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Uta Hagen: Actor, Teacher, Author, and Human Rights Advocate

Uta Thyra Hagen (June 12th, 1919 – January 14, 2004) had one of the longest and most impressive acting careers in American theater. Her work was expansive and dynamic, shaping a generation of emerging actors in the mid-to-late 20th century. Hagen dedicated her life not only to her acting, but to writing best-selling texts, and to teaching at the Greenwich Village-based HB Studio, founded by her husband Herbert Berghof. Hagen was also a an uncompromising human rights advocate. Though she was placed on the Hollywood blacklist for a number of years in the 1950s, she continued to believe in, and to teach, the importance of art and theater for social change.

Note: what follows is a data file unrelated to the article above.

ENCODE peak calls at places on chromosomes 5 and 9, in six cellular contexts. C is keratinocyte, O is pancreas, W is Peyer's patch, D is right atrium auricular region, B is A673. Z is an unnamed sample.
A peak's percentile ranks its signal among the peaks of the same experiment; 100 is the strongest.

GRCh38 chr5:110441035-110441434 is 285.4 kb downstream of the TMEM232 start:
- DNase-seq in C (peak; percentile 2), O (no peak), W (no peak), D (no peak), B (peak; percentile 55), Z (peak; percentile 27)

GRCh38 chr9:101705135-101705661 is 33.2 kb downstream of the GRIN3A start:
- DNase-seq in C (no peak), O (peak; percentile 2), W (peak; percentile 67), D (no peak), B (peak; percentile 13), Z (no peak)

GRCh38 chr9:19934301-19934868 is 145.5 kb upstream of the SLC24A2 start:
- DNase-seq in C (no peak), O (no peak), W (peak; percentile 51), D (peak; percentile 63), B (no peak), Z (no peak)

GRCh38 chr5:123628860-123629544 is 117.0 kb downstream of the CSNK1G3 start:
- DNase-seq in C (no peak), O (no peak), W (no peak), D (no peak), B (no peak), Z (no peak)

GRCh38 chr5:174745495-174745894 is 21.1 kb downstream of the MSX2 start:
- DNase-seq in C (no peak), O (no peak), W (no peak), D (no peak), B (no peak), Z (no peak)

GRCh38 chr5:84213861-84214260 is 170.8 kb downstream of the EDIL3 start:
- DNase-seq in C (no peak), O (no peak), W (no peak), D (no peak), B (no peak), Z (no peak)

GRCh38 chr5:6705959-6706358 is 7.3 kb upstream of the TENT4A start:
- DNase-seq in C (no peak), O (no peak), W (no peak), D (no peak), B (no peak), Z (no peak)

Uta Hagen. Photo courtesy of the HB Studio.

Born in Göttingen, Germany, Hagen moved to Madison, Wisconsin with her family when she was seven years old. There her father served as head of the University of Wisconsin’s Art Department. From a young age, Hagen dreamed of becoming an actress. After studying briefly at the Royal Academy of Dramatic Art in London and the University of Wisconsin, she left school to focus on her acting ambitions. By the time she was 18 years old, Hagen had been cast in the leading role of Nina in a 1938 Broadway production of Anton Chekhov’s The Seagull.